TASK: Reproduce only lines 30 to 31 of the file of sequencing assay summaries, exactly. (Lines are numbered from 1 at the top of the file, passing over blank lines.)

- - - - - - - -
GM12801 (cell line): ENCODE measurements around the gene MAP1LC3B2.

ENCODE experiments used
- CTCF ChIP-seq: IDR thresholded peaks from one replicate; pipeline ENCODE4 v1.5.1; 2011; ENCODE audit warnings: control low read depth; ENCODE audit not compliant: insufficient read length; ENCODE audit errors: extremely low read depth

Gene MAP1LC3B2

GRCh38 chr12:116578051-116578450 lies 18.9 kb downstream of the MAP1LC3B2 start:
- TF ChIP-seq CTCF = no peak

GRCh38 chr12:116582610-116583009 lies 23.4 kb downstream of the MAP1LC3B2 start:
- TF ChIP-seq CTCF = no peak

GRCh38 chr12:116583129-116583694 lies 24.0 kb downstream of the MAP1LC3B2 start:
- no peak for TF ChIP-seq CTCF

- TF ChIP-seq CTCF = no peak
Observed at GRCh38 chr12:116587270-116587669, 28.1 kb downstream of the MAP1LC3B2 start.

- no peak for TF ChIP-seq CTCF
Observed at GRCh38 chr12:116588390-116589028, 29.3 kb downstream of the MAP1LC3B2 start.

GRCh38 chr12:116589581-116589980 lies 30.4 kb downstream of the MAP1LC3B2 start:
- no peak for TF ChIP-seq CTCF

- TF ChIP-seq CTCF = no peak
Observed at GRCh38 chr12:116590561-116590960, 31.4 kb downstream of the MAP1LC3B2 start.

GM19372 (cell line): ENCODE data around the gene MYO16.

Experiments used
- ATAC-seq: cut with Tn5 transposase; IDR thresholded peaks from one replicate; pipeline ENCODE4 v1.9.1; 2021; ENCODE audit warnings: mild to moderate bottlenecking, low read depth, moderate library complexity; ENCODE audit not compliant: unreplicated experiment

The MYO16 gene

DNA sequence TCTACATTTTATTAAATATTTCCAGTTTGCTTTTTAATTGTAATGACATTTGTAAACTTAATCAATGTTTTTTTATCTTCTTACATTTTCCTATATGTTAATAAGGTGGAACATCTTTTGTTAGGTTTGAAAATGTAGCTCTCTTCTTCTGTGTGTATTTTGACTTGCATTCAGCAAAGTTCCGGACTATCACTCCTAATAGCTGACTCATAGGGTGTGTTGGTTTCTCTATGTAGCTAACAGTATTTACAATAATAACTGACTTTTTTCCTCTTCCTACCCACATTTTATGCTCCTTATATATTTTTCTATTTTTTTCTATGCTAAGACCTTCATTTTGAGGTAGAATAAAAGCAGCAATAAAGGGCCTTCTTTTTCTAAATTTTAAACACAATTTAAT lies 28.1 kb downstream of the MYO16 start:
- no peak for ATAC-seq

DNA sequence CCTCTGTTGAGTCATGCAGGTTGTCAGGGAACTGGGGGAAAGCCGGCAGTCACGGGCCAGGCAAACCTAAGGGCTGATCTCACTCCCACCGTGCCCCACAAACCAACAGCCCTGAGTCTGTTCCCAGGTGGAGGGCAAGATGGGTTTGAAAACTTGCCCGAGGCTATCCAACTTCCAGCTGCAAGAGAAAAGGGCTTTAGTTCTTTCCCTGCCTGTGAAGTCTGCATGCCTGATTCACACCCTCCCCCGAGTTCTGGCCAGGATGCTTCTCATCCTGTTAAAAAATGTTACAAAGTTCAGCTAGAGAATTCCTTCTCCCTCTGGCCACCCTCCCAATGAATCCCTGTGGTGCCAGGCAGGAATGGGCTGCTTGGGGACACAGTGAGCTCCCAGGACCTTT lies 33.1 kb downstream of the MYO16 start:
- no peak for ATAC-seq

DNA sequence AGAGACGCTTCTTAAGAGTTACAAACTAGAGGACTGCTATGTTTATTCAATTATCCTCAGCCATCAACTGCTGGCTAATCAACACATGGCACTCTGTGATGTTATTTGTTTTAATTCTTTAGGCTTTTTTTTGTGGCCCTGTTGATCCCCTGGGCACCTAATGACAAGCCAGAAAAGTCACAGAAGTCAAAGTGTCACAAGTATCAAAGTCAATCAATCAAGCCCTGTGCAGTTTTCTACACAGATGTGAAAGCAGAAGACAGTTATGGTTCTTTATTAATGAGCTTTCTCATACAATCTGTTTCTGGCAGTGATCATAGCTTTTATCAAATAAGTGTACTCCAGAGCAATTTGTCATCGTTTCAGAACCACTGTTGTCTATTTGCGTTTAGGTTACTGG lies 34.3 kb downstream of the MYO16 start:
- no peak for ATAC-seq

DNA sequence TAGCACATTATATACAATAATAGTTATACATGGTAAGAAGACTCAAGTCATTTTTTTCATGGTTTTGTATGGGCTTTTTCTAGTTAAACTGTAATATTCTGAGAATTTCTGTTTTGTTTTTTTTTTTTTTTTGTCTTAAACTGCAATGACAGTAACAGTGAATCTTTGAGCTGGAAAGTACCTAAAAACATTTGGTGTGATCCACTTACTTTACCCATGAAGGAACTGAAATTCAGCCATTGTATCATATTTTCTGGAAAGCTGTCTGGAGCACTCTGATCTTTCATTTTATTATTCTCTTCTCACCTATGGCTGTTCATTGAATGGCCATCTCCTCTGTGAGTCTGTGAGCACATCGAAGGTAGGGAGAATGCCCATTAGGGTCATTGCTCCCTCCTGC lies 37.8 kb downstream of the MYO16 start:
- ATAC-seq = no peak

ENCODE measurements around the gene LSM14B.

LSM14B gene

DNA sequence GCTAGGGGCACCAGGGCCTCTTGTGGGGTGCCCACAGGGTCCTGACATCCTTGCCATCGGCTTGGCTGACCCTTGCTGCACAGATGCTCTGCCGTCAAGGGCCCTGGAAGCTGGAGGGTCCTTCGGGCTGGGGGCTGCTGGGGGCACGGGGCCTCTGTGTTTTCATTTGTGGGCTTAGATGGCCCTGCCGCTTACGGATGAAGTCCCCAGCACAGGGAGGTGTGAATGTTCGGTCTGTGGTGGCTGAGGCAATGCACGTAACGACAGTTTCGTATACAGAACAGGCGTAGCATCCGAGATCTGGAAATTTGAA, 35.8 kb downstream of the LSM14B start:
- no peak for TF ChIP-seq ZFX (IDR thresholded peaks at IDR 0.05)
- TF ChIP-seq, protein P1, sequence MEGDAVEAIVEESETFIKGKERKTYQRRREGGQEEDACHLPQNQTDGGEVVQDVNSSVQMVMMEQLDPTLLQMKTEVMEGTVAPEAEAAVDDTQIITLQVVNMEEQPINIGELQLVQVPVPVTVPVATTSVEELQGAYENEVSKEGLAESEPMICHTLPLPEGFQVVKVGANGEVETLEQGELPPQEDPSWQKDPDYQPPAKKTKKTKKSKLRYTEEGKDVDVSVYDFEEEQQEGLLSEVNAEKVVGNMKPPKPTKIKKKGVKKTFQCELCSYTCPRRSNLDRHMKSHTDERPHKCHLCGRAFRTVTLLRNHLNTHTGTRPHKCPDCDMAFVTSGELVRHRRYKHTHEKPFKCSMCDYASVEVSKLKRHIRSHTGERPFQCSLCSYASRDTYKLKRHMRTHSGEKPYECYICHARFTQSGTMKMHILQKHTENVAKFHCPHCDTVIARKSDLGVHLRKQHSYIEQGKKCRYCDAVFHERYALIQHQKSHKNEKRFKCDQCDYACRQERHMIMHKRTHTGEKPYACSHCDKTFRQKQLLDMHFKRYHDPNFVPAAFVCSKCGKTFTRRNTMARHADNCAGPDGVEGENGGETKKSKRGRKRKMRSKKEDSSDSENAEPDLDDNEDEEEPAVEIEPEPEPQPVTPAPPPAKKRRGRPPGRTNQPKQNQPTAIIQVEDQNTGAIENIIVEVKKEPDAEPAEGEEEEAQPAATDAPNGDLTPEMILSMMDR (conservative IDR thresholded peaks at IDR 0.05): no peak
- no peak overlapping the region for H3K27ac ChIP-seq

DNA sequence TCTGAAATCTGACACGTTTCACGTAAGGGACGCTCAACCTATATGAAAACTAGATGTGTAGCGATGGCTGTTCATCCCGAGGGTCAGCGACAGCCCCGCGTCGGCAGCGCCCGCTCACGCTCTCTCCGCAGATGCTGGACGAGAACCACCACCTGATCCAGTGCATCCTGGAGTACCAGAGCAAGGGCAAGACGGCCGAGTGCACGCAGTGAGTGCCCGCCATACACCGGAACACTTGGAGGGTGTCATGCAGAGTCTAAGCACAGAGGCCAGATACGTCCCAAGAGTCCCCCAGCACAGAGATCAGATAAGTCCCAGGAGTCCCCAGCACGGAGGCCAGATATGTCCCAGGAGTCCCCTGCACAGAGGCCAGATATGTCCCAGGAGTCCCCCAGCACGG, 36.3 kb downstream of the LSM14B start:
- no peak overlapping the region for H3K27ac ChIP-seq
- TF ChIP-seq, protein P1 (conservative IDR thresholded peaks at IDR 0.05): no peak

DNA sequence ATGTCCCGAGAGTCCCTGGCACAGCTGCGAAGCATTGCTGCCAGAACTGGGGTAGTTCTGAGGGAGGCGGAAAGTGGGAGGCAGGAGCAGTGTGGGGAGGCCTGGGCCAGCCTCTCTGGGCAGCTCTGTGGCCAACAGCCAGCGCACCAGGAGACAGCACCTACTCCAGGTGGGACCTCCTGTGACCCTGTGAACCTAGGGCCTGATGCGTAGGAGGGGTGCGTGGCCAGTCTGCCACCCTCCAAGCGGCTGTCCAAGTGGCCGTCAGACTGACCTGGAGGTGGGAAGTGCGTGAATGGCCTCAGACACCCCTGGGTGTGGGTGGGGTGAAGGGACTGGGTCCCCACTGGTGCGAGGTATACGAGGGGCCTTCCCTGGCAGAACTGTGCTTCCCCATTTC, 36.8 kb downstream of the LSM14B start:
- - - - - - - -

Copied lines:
- ATAC-seq = no peak

ENCODE measurements around the gene LSM14B.